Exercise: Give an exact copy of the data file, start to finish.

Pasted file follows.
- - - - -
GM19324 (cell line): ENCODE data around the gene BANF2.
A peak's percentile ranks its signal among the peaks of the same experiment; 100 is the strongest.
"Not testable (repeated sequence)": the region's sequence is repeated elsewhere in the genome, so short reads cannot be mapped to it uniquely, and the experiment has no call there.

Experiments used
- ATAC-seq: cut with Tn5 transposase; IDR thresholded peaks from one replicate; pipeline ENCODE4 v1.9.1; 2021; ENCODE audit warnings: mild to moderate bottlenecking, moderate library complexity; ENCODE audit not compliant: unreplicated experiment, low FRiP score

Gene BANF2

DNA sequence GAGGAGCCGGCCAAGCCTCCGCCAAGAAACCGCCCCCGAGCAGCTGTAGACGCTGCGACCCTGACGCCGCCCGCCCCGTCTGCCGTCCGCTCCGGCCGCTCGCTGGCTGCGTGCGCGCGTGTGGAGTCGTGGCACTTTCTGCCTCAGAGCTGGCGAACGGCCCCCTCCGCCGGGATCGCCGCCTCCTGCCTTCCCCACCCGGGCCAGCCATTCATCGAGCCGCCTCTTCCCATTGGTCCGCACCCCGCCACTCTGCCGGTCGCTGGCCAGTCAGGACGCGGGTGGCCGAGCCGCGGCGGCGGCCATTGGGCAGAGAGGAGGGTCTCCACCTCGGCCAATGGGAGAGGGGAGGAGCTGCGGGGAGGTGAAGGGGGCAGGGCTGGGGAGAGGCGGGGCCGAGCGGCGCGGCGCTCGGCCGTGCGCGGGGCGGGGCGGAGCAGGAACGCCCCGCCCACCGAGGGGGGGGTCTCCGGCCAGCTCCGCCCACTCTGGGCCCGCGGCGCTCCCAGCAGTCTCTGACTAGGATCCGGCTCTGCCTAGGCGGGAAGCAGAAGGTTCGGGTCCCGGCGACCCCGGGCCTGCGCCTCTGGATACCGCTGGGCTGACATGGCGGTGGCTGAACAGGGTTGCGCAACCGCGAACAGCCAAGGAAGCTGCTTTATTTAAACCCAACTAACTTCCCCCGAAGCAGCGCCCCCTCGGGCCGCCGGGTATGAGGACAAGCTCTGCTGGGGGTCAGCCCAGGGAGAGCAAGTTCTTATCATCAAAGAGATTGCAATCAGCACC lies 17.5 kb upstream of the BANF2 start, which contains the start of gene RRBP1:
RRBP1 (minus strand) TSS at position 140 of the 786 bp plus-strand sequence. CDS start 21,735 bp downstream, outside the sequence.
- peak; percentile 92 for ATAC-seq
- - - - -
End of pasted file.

GM19324 (cell line): ENCODE data around the gene BANF2.
A peak's percentile ranks its signal among the peaks of the same experiment; 100 is the strongest.
"Not testable (repeated sequence)": the region's sequence is repeated elsewhere in the genome, so short reads cannot be mapped to it uniquely, and the experiment has no call there.

Experiments used
- ATAC-seq: cut with Tn5 transposase; IDR thresholded peaks from one replicate; pipeline ENCODE4 v1.9.1; 2021; ENCODE audit warnings: mild to moderate bottlenecking, moderate library complexity; ENCODE audit not compliant: unreplicated experiment, low FRiP score

Gene BANF2

DNA sequence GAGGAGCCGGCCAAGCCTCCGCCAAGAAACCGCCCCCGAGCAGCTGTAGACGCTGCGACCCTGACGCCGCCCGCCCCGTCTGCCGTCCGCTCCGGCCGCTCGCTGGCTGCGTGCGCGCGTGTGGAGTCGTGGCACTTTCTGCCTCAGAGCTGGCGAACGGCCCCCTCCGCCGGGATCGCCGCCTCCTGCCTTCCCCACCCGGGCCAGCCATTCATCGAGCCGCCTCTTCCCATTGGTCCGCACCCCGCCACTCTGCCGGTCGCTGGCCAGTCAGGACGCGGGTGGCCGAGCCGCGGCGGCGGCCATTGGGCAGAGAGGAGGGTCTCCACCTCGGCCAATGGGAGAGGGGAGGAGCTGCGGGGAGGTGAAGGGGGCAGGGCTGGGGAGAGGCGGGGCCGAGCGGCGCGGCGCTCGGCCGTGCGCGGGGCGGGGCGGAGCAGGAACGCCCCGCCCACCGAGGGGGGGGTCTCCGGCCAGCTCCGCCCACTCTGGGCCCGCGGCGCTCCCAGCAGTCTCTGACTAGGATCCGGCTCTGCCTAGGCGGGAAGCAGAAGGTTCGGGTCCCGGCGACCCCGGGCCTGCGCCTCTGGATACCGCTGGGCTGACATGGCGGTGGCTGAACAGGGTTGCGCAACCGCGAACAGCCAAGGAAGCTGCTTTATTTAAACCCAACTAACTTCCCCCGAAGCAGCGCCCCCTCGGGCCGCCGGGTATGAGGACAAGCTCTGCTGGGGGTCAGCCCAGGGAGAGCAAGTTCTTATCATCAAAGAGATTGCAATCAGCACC lies 17.5 kb upstream of the BANF2 start, which contains the start of gene RRBP1:
RRBP1 (minus strand) TSS at position 140 of the 786 bp plus-strand sequence. CDS start 21,735 bp downstream, outside the sequence.
- peak; percentile 92 for ATAC-seq